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CHIPS Articles: MCTSSA conducts systems operability testing aboard USS Wasp

MCTSSA conducts systems operability testing aboard USS Wasp
By Sky M. Laron, Public Affairs Officer, MCTSSA - February 27, 2019
CAMP PENDLETON, Calif.—Engineers and technical experts from Marine Corps Tactical Systems Support Activity conducted systems operability testing in January aboard the amphibious assault ship USS Wasp (LHD 1), flagship of the Wasp Amphibious Ready Group, in support of 31st Marine Expeditionary Unit operations in the Indo-Pacific region.

Amphibious warships must be able to sail in harm’s way and provide a rapid buildup of combat power ashore in the face of opposition. This requires cyber-enabled network Marines to integrate shipboard systems, and provide combatant commanders real-time command and control capabilities.

"Having MCTSSA aboard proved to be an excellent experience,” said U.S. Navy Lt. Blake Reynolds, Wasp communications officer. “They offered increased integration for ship-to-shore movement and proper communications between the Marine Corps and the Navy.”

The 31st MEU, the Marine Corps’ only continuously forward-deployed MEU, provides a flexible and lethal force ready to perform a wide range of military operations as the premier crisis response force in the Indo-Pacific region.

The primary objective for the MCTSSA team was to assist the 31st MEU in integrating tactical command, control, communications and computers—or C4—systems into the afloat environment.

“Integration continues to evolve as new C2 systems are fielded and old systems are upgraded,” said U.S. Marine Corps Capt. Caleb Wu, MCTSSA naval systems integration officer. “As our proficiency and experience increase, we can troubleshoot more rapidly.”

As the MCTSSA Navy Integration team continues to support various MEUs, it is also collecting valuable lessons learned that can be applied on subsequent MEU systems operability testing, said Wu.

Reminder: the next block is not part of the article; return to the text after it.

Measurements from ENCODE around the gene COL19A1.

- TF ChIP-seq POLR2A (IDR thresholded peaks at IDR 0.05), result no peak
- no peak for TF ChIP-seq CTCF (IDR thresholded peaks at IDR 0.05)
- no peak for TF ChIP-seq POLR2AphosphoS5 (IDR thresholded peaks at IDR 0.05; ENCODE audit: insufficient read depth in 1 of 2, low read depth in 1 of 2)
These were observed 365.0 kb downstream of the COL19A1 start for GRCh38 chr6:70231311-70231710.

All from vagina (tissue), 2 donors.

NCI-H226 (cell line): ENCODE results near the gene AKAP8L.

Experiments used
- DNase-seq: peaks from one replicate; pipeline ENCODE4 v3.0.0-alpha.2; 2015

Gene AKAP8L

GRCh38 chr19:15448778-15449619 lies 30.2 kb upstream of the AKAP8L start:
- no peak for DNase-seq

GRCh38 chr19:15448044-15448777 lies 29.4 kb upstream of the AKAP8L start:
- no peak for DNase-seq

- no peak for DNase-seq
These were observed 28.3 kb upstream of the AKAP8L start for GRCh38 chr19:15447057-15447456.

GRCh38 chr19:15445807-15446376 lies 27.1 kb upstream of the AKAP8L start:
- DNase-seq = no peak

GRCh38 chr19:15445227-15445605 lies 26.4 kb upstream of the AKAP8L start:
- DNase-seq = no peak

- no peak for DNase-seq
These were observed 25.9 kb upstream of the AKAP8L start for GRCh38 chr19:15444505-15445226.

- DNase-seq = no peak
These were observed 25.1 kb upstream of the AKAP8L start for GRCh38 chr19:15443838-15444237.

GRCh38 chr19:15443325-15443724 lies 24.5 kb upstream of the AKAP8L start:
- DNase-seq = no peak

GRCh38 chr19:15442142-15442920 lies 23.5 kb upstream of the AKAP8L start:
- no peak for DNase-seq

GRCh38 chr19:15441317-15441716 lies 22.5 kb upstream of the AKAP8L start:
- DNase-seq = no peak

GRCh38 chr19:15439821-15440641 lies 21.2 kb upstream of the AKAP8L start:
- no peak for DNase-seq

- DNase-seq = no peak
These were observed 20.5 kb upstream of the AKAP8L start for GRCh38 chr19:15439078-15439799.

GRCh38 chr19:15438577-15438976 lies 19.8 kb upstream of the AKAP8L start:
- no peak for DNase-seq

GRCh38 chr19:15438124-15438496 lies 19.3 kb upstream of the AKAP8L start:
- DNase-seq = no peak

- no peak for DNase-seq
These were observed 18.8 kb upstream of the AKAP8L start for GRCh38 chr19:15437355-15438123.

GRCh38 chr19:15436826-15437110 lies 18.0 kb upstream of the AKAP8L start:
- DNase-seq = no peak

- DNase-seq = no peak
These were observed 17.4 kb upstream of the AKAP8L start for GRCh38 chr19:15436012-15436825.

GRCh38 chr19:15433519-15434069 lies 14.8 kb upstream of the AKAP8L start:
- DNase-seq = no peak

“The capabilities between the Navy and Marine Corps communication suites were greatly enhanced by the experts who came aboard,” said Reynolds.

In the end, ensuring Marines are capable of extending data services to distant sites through various systems specifically allowing for ship-to-tactical ashore data communications is crucial, said Wu.

“We truly appreciated [the integration] team’s endeavors,” said U.S. Marine Corps 1st Lt. Dakota Deter, 31st MEU communications platoon commander. “We are pressing forward and the Marines have conducted further testing, which would not have been possible without MCTSSA.”

The MCTSSA team thought the testing event was a success as well.

“We were able to develop good working relationships with both the MEU and the ship's crew,” said Wu. “The more bonds that MCTSSA builds with the operating forces, the greater our impact and the more desirable our services become.”

For more news from USS Wasp (LHD 1), visit

For more news from 31st MEU, visit

MCTSSA, an elite, full-scale laboratory facility operated by the Marine Corps, is a subordinate command of Marine Corps Systems Command. MCTSSA provides test and evaluation, engineering, and deployed technical support for Marine Corps and joint service command, control, computer, communications and intelligence systems throughout all acquisition life-cycle phases.

Multiple Landing Crafts, Air Cushions prepare to exit the well deck of the amphibious assault ship USS Wasp (LHD 1) Feb. 3. Wasp, flagship of the Wasp Amphibious Ready Group, with embarked 31st Marine Expeditionary Unit, is working to enhance interoperability with partners and serve as a ready-response force for any type of contingency. U.S. Navy photo by Mass Communication Specialist 3rd Class Benjamin F. Davella III
Marine Corps Tactical Systems Support Activity engineers and technical experts tested various command and control systems in the afloat environment aboard the amphibious assault ship USS Wasp (LHD 1) Jan. 11, while in port at Commander Fleet Activities Sasebo. (From left to right: Capt. Caleb Wu, MCTSSA naval systems integration officer; Patrick Truxillo, George Scott, Joe St. Onge, Carl Bell). Photo courtesy of U.S. Marine Corps
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